Bicycle lights

Heltor Chasca

Out-riding the Black Dog
I have some really nice Moon lights.

I had Lezyne but with time the USB connections on all 4 of them have become faulty and when you charge them you have to tape them or use elastic bands. Impossible to recharge on the moving bike with a battery or dynohub.
 

icowden

Über Member
Location
Surrey
I swear by my Cateye Volt 400s (USB rechargeable).
I do also swear at them however when one of them has gone flat and I'm about to set off home.

If you go rechargeable it's worth have a second cheap standard battery driven light as an emergency backup!
 

Sharky

Guru
Location
Kent
+1
I'm using the earlier cateye volt 300 and was amazed by it's brightness.

Brackets are good and are the same for most , if not all cateye lights.
 

vickster

Legendary Member
I can recommend the Moon Meteor X Pro and they're frequently on offer.

I'd agree with using two rear lights - and in terms of sheer VFM, it's hard to fault Poundlands 5-LED rear lights.
That's the one I have (indeed I even have an unopened spare bought during one of those many deals). The only issue is it's easy to switch on accidentally when in bag and it can get rather hot!
I didn't like Lezyne terribly, seemed to conk out quickly, and not cheap
 
OP
Chris S

Chris S

Guru
Location
Sparkhill
You don't need a new light, just fix the problem with your existing light. If it is a battery light, it means that the batteries aren't tightly packed. Put a bit of foam rubber in to secure them. If it is a dynamo light, you have a loose contact somewhere.
The lights come back on again when I press the switch again so I think the problem is here.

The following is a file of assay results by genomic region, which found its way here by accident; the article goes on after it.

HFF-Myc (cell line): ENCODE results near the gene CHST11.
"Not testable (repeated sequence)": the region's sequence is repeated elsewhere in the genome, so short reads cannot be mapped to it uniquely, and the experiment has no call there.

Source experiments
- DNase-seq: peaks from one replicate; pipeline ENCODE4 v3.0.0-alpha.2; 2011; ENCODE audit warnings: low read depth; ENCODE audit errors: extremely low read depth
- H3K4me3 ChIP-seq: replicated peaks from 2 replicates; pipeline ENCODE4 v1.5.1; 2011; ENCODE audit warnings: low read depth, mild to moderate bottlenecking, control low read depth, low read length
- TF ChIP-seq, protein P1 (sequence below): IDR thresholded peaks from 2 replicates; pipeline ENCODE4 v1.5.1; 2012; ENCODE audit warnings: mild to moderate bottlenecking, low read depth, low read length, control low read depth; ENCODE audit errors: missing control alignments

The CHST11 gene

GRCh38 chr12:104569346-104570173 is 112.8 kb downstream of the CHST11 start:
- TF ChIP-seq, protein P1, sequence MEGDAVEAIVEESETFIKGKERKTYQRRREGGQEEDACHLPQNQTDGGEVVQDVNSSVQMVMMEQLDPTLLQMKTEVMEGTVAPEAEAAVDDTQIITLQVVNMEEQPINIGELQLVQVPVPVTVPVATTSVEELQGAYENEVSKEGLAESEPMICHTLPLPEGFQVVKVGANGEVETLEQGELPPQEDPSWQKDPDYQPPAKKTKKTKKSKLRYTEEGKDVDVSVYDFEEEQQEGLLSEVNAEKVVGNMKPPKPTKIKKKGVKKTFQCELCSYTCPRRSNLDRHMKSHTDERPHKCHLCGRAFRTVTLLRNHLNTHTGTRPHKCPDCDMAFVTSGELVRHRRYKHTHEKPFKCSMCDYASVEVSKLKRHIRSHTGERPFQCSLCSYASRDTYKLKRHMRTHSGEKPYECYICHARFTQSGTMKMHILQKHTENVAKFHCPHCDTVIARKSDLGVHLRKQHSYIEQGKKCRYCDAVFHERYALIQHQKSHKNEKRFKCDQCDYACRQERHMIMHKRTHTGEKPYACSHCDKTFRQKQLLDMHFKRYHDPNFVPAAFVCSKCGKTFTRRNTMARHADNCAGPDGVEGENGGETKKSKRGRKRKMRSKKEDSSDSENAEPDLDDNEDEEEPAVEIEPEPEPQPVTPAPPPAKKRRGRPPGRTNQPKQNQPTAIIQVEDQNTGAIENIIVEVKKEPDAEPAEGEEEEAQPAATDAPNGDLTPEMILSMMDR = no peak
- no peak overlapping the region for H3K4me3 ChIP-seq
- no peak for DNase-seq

Location
Loch side.
The lights come back on again when I press the switch again so I think the problem is here.

Loose contact. Disassemble switch and clean out.
 
Location
London
@Chris S I still don't think you have told us what the lights are for?

For night time riding in the country or just "to be seen" lights in town/built up areas.

May then be able to give some relevant advice.

The good news is that you don't need to pay a lot for perfectly decent lights these days.

That will stay on over bumps.

Nor do they have to be "dogs bollocks", "bad boys", "bitches", "laser eye burners" or whatever. Or incredibly incredibly incredibly small.**

If you ride in London (haven't checked) please don't be one of the nits blinding me for no good reason at all.

I'd second advice above to always use two rear lights - and mount them sensibly - and ensure that aren't or can become obscured.

** though for folks who demand such performance from their city lights I can assure them that I am still working on my prototype suppository that will make their arse flash like a giant distress beacon. It will be sold on a monthly rental basis with a course of dietary supplements which will ensure that their rear flesh continues to shine and pulse to the max, whatever the ambient temperature. By internalising the light they will of course add not a microgram to the bike's weight.
 
OP
Chris S

Chris S

Guru
Location
Sparkhill
Loose contact. Disassemble switch and clean out.
The switch is just a springy metal strip that makes contact with a printed circuit. The first time it turns the light on, the next few times it goes through various flashing modes and then turns the light off.
I can't stop the metal strip springing when I go over a bump so I'll just have to get some decent lights.
 
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